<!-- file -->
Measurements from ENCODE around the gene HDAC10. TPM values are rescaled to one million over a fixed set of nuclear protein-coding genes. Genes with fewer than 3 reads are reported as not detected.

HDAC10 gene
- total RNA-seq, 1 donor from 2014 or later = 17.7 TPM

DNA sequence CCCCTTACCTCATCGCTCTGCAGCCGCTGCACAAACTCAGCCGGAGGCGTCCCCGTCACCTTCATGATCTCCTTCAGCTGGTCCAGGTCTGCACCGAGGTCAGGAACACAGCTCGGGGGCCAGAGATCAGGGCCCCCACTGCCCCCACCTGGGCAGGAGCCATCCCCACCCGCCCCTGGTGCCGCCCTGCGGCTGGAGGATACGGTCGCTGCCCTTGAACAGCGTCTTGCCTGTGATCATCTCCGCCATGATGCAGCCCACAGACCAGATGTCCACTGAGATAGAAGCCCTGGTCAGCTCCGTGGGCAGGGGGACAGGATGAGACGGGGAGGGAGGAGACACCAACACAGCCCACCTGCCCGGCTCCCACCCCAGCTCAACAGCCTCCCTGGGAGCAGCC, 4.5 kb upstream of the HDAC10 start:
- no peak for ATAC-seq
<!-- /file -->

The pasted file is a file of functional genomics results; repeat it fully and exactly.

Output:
Measurements from ENCODE around the gene HDAC10. TPM values are rescaled to one million over a fixed set of nuclear protein-coding genes. Genes with fewer than 3 reads are reported as not detected.

HDAC10 gene
- total RNA-seq, 1 donor from 2014 or later = 17.7 TPM

DNA sequence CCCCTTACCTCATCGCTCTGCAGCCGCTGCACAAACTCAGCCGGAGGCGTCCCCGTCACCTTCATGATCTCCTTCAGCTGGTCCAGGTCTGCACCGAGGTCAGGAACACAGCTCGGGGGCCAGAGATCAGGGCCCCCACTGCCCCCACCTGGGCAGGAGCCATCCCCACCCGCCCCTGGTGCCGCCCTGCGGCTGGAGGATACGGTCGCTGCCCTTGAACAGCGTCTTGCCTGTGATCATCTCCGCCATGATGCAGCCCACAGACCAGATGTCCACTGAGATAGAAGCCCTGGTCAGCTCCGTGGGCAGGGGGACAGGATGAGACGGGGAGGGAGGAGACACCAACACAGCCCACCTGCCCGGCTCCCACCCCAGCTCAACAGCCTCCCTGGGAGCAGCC, 4.5 kb upstream of the HDAC10 start:
- no peak for ATAC-seq